Quantcast

Web Letters | The Nation

Web Letter

I am glad to read something in a national magazine that speaks of the Catholic Worker. I know first-hand the hard work being done by so many people through the the almost 200 houses around the world--each house so unique in their mission and understanding of the world today.

I first found the Catholic Worker by mistake in 1991 while traveling around the country visiting Intentional Communities,(the old communes of the sixties grown into the '90s) and needing a place to stay for the night. Casa Maria in Milwaukee, Wisconsin, offered me a meal and a place to lay my head. My experience in that house of hospitality opened up a new world for me. What I had seen before that in community were small groups of people trying to escape the modern world. What I found in the Catholic Worker was a group of people opening their door and welcoming all, offering their home to others through the act of direct love.

I hope there are many more stories of the Catholic Worker to be written because these people should not be a secret to the world. They just might be what it takes to save the world.

Lee Jankowski

Griggsville, IL

Jul 7 2008 - 3:40pm

Web Letter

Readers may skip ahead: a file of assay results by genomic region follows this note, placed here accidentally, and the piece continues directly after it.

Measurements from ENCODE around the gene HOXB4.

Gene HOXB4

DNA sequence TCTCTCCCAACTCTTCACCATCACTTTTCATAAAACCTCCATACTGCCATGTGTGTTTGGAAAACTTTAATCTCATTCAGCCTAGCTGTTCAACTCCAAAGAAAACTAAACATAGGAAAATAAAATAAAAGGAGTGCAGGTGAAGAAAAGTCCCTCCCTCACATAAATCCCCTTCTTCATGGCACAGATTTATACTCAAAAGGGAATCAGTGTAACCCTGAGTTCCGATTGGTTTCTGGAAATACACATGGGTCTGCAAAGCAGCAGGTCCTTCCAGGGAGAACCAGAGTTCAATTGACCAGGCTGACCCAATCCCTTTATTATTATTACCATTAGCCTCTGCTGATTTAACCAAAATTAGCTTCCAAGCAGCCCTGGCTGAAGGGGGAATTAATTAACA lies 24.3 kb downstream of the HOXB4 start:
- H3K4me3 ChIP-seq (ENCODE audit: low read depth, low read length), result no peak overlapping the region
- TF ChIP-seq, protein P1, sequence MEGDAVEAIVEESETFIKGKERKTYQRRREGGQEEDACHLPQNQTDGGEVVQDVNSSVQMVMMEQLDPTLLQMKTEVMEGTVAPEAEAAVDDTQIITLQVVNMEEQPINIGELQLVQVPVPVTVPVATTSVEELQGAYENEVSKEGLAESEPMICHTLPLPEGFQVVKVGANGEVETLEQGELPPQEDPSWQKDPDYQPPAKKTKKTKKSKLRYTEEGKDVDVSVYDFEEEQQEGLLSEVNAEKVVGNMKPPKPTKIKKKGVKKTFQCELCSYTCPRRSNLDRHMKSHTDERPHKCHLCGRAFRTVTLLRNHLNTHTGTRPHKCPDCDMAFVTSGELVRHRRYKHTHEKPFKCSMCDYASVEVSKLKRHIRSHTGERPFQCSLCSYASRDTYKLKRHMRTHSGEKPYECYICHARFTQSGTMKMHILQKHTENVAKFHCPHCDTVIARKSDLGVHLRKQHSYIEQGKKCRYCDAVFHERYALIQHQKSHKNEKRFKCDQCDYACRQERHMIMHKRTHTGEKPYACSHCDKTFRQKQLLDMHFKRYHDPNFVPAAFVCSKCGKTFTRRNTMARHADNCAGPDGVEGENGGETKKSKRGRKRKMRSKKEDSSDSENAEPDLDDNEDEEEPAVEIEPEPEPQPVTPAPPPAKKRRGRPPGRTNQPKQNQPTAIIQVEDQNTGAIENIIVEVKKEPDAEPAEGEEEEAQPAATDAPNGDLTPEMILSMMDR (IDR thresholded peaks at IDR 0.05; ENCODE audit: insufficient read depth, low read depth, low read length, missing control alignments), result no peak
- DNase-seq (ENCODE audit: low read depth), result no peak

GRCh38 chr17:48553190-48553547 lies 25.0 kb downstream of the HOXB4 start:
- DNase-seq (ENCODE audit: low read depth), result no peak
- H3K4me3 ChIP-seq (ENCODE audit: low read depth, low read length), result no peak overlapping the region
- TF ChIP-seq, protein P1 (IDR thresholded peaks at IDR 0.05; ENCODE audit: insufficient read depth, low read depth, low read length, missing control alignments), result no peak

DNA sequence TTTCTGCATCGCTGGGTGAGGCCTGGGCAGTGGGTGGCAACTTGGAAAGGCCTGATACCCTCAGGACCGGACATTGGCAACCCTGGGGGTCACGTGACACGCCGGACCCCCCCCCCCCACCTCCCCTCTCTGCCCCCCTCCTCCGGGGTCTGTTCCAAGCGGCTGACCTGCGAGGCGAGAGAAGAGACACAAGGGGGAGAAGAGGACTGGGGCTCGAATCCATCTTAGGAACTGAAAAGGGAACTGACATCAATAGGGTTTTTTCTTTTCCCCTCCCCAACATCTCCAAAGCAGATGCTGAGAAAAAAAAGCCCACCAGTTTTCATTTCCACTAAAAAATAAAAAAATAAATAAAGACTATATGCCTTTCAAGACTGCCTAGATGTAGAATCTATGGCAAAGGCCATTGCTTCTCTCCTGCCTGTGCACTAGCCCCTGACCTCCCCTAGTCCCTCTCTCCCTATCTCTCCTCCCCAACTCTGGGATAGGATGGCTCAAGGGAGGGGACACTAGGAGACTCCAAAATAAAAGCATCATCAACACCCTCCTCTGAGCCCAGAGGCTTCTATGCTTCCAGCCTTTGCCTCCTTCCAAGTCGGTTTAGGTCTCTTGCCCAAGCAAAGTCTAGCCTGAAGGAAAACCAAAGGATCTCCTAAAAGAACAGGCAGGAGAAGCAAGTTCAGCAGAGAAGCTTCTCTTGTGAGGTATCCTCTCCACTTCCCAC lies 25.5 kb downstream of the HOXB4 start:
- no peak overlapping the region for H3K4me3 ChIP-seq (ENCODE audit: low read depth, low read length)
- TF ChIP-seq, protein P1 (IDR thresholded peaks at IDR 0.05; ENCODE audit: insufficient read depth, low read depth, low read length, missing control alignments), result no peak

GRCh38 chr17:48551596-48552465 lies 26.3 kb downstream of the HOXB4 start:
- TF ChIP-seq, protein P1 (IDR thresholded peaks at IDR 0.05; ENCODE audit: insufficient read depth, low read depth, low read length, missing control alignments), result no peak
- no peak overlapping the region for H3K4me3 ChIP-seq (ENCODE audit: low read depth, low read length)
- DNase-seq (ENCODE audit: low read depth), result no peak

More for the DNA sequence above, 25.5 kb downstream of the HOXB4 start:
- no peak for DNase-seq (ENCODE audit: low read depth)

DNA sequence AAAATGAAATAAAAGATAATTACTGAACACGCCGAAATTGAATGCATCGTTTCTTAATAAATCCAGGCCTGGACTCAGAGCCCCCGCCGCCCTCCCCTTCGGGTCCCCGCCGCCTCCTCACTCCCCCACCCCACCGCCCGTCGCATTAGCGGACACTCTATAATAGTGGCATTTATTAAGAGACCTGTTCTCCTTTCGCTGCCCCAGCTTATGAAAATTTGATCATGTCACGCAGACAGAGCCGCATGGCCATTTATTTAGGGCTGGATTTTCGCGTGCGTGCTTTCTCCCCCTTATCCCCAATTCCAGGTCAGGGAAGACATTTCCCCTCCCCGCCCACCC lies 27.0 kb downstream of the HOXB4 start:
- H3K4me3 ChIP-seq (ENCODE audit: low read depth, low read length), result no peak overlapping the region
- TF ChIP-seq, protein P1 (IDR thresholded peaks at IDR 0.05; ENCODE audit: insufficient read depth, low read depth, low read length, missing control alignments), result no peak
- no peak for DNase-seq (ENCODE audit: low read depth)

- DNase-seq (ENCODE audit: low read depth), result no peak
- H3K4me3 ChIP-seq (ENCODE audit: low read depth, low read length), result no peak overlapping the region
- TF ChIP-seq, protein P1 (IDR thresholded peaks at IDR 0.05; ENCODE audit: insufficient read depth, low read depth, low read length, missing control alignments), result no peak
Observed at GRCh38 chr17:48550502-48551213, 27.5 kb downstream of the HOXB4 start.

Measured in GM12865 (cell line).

When I was a graduate student in theology at a Jesuit school, the motto we were taught to take into ourselves and make part of our view of life was "a man/woman for others." I was inspired by Dorothy Day's welcome to all because it reminded me of my own faith's promise that the just would be received by God no matter what their belief. She was a role model for role models, as it were.

I am so glad her work goes on, because as long as it does, she herself goes on. I know nuns who nursed and taught in Congo/Zaire and who were present at the first emergence of the Ebola virus. They went on ministering to the poor and the suffering at the risk of their own lives. That was the same spirit Dorothy Day embodied. The nuns were impacted by the corruption of Mobutu's regime but they kept going because the poverty as well as the beauty of the Africans moved them. Dorothy Day, too, was moved by the spirit of the poor and their courage.

Ksren Silver

Bronx, NY

Jul 3 2008 - 4:41pm

Before commenting, please read our Community Guidelines.